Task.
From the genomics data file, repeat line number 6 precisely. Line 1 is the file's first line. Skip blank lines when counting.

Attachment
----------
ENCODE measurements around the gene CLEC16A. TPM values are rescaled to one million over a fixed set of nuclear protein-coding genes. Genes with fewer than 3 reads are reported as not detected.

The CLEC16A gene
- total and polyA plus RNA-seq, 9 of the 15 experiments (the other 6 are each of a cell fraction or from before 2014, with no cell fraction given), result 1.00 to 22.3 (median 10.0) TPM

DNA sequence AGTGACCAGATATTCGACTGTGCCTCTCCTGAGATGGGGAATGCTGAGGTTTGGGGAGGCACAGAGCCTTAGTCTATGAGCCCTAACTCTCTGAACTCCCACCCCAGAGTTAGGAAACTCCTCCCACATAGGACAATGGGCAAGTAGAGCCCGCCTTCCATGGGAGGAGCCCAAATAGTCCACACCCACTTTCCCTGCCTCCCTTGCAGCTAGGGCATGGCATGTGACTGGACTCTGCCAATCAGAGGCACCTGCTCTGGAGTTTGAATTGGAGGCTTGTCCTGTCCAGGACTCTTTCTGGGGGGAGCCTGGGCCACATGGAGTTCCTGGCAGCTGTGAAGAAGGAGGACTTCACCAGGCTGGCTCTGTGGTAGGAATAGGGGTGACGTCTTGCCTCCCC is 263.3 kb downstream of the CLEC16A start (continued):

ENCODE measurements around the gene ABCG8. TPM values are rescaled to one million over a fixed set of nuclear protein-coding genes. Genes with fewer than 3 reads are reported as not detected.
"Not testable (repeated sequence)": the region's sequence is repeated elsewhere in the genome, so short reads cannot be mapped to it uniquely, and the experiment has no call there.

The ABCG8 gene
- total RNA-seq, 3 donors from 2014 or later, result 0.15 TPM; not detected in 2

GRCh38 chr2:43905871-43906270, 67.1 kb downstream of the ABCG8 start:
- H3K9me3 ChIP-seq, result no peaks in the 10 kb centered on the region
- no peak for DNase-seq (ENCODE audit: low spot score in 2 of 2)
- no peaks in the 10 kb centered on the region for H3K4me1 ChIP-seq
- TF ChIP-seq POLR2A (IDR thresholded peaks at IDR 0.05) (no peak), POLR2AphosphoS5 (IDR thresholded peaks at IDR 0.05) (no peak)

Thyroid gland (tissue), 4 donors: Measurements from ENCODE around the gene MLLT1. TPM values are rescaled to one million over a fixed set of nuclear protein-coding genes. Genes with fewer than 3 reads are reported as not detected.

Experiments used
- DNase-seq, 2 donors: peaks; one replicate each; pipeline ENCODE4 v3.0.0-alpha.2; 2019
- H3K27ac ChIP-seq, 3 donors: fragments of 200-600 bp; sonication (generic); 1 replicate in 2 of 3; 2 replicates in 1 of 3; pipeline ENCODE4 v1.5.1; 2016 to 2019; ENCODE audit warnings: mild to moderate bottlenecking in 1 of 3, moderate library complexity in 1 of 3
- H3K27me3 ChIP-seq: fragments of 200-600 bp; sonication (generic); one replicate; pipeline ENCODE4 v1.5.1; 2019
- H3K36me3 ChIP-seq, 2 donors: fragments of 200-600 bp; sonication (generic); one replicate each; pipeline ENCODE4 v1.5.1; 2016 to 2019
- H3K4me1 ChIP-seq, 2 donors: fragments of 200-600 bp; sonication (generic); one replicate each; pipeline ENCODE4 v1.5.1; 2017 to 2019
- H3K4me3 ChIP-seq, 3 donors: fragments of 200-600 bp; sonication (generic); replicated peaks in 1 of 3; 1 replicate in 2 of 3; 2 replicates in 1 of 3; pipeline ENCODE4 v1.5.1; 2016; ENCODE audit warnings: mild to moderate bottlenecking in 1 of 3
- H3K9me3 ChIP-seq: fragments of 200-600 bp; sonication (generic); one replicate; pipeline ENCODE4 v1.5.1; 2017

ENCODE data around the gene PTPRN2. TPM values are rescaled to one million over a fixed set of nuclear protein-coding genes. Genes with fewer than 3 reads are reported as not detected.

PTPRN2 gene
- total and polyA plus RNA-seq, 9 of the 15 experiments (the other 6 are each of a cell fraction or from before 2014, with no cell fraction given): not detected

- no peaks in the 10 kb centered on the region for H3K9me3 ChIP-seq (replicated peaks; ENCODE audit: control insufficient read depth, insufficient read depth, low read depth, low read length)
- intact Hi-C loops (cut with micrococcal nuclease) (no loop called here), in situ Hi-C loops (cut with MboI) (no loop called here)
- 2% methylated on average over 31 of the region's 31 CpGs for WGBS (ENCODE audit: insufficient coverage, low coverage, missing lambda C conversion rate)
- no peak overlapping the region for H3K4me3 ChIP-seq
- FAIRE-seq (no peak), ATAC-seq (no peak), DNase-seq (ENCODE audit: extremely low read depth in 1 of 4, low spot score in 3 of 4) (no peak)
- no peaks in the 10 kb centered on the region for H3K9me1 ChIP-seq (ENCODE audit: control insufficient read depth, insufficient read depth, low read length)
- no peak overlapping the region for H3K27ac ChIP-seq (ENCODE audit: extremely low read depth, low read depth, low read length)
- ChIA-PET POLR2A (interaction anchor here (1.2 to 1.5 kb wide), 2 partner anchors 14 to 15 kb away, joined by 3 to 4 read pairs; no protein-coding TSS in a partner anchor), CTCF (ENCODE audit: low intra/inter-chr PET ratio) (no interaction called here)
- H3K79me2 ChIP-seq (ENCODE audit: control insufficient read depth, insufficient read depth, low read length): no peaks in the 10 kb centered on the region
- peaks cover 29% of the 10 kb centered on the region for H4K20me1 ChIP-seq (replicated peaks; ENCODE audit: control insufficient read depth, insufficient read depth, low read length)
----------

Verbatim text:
"Not testable (repeated sequence)": the region's sequence is repeated elsewhere in the genome, so short reads cannot be mapped to it uniquely, and the experiment has no call there.